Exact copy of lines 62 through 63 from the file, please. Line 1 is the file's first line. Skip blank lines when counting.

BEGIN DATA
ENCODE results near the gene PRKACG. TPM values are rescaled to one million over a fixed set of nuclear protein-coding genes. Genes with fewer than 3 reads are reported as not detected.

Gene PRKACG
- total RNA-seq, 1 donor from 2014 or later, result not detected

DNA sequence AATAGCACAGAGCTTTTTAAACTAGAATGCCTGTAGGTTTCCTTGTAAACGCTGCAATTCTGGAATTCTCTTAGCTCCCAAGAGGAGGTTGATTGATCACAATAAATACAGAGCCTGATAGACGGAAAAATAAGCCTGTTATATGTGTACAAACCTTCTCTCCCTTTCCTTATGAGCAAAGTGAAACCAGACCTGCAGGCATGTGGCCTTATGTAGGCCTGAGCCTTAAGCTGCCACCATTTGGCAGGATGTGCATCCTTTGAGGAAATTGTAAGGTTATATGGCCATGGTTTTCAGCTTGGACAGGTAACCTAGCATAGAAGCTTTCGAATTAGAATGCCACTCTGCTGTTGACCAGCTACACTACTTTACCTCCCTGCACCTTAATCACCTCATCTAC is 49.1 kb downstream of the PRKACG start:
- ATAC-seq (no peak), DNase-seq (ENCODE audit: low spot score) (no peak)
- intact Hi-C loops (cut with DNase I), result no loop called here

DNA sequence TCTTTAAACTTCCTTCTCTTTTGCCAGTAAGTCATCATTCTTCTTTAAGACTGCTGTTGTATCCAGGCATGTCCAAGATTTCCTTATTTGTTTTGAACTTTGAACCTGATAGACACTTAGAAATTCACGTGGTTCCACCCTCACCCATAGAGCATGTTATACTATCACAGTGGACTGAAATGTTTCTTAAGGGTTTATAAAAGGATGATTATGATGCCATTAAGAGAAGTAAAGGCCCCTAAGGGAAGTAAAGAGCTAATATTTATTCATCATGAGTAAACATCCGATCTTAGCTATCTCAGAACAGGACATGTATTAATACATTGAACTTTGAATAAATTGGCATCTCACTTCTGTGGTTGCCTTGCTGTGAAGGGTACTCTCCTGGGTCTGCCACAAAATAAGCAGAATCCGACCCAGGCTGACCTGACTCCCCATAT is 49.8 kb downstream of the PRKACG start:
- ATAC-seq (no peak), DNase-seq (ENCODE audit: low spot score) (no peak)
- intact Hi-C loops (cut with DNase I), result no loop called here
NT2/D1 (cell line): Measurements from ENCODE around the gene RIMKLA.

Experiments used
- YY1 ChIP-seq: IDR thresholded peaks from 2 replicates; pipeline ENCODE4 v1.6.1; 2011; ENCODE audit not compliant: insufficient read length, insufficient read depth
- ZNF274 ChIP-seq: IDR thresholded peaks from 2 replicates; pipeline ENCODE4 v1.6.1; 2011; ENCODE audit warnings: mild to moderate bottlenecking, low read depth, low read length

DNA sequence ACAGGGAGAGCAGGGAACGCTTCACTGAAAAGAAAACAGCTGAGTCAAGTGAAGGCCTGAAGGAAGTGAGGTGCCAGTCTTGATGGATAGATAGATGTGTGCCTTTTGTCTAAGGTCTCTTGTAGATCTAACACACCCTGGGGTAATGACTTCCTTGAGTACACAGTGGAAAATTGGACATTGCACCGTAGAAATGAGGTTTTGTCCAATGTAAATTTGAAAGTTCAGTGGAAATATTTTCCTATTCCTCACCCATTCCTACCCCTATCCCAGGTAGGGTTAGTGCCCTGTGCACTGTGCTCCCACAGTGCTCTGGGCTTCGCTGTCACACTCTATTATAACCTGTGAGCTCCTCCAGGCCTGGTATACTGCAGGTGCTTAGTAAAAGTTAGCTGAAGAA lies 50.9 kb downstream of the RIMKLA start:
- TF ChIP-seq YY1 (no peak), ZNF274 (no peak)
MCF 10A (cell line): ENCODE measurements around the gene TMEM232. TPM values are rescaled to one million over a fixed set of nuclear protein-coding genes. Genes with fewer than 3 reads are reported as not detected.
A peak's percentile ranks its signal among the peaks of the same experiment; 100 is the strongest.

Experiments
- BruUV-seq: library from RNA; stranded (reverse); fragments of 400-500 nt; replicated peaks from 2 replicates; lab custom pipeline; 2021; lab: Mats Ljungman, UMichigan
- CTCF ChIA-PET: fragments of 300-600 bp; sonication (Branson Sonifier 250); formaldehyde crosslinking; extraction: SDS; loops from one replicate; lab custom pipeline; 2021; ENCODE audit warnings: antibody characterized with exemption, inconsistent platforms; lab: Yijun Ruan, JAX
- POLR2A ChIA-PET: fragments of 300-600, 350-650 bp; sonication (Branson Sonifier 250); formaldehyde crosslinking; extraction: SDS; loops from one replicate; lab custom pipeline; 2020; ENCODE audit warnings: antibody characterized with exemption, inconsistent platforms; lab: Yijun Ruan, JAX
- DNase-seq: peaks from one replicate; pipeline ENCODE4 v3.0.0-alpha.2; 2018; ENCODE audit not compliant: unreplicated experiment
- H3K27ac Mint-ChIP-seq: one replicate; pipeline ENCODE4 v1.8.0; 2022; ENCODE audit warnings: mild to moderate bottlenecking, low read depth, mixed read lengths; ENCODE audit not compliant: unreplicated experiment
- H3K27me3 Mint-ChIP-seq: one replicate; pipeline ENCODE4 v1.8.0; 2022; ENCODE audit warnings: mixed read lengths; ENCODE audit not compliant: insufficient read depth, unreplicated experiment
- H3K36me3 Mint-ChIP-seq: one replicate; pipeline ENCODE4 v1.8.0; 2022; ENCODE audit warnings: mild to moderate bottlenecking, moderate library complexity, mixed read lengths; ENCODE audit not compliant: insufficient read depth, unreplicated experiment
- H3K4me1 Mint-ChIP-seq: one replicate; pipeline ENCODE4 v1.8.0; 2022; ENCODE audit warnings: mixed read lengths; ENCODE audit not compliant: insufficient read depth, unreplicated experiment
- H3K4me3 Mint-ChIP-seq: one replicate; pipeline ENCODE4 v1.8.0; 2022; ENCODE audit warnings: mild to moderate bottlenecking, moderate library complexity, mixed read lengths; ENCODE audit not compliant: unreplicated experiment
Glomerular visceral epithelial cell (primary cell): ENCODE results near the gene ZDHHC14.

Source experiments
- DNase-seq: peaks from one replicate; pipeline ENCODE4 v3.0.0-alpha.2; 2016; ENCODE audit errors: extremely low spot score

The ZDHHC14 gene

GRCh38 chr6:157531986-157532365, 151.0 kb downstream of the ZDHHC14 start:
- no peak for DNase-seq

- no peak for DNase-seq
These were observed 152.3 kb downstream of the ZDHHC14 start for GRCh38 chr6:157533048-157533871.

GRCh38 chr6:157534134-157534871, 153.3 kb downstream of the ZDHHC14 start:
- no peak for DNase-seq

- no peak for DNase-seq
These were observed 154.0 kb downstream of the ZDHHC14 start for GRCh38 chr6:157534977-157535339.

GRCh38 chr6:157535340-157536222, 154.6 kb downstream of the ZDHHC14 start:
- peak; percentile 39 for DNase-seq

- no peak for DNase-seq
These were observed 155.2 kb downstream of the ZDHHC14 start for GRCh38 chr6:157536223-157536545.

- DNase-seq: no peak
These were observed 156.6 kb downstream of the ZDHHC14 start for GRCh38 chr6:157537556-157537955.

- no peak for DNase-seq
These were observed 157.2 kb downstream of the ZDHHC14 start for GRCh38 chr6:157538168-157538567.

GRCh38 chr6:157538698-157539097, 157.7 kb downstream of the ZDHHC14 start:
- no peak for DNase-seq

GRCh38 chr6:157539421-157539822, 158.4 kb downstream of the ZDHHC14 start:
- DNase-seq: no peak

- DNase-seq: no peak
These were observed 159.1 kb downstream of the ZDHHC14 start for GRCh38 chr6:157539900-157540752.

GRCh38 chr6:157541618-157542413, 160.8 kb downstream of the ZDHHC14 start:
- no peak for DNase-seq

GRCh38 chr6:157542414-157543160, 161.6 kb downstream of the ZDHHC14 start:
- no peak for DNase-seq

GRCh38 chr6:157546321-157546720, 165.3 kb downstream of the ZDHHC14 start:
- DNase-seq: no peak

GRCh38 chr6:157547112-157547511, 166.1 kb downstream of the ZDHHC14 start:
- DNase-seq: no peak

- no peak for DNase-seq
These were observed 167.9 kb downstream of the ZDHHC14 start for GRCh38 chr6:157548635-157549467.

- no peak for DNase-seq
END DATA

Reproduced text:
- no peak for DNase-seq
These were observed 167.9 kb downstream of the ZDHHC14 start for GRCh38 chr6:157548635-157549467.